Financial forecasting

Financial forecasting is a vital part of business planning. Although many events affecting your business are unpredictable, it is still possible to use forecasts to guide your decision making, exploit trends and give your business a competitive edge.

In order for forecasts to work for your business, they need to be realistic. You can use existing financial statements as a guide. If you are a new business, you may want to work with a business adviser to develop your financial forecasts.

Profit and loss forecast

A profit and loss forecast shows the expected revenue and expenses for your business over a period of time. It shows how much profit is likely from a predicted level of trading.

Producing a profit and loss forecast involves listing your planned expenses and calculating the sales targets needed to reach your profit goals. You can then check your forecast regularly to ensure your business is running according to plan.

You can compile your profit and loss forecast in the same format as your profit and loss statement. This will allow you to compare them later and refine your projections for the future.

It's important to note that a profit and loss forecast does not reflect your liquidity. It contains non-cash items such as depreciation, creditors you have not paid, and invoices raised but for which no cash has been received. It also excludes any payment of loans.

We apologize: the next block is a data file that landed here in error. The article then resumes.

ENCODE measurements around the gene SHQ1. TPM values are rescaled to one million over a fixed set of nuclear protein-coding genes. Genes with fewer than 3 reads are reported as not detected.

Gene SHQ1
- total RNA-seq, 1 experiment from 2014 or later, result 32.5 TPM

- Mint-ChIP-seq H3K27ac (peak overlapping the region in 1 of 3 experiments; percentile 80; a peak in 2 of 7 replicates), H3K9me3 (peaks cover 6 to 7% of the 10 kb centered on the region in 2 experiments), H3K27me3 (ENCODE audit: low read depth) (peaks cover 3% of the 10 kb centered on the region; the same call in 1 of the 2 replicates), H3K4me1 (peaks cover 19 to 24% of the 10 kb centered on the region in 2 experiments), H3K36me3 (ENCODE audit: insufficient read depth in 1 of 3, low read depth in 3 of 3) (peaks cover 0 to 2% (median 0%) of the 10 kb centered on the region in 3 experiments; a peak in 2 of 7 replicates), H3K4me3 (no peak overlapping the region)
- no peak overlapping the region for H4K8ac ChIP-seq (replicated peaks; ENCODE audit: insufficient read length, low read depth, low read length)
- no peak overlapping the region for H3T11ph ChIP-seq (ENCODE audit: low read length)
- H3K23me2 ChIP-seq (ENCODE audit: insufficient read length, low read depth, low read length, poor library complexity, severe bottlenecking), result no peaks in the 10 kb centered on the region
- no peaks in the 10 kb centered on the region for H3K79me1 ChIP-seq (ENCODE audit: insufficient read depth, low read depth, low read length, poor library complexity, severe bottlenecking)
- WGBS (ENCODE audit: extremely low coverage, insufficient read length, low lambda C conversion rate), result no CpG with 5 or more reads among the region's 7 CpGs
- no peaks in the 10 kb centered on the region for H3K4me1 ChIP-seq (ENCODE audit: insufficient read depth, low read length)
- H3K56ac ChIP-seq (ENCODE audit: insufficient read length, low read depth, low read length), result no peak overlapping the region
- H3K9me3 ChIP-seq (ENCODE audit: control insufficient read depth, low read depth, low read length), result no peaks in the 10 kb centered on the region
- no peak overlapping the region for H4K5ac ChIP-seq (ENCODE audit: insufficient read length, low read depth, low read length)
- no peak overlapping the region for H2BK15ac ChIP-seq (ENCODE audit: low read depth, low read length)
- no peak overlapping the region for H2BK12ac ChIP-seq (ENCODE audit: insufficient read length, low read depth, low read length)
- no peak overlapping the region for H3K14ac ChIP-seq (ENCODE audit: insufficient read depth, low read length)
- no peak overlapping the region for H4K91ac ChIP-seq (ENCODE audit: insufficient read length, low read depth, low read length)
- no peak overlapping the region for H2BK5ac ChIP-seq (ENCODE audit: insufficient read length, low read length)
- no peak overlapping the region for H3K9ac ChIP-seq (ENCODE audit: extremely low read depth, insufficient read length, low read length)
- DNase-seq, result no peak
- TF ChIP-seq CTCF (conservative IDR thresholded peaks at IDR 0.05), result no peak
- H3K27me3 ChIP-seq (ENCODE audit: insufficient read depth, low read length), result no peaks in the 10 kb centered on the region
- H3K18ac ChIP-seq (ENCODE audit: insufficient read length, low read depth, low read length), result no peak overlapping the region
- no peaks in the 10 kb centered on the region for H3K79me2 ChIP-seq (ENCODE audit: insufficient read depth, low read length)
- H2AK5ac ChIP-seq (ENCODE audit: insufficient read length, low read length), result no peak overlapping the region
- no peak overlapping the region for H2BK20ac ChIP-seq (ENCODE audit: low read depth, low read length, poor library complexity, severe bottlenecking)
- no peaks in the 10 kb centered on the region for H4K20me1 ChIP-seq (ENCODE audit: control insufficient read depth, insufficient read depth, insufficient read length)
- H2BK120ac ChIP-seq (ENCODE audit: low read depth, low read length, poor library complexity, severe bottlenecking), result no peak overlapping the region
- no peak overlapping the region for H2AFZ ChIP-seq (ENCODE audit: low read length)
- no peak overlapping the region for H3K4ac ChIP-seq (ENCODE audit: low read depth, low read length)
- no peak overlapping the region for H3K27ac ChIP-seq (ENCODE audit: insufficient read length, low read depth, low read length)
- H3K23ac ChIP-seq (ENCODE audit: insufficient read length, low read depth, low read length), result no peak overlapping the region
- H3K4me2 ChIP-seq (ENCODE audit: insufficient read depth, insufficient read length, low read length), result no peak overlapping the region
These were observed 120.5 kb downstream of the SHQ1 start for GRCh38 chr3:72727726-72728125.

To get an idea of your business's likely cash position, you will need to create a cash flow forecast.

Cash flow forecast

A cash flow forecast is an estimate of your business's cash inflows and cash outflows over a period of time (but usually covers 12 months).

Cash flow forecasting is a management tool that predicts cash surpluses or shortages. You can use a cash flow forecast to find out if you will struggle to pay your debts or taxes when they become due, or if you can afford to make a major equipment purchase or take on more staff.

By setting up your forecast in the same way as your cash flow statement, you can compare your predictions with your actual performance. This will alert you to any variances, which you can then investigate and find out why you business is under (or over) performing.

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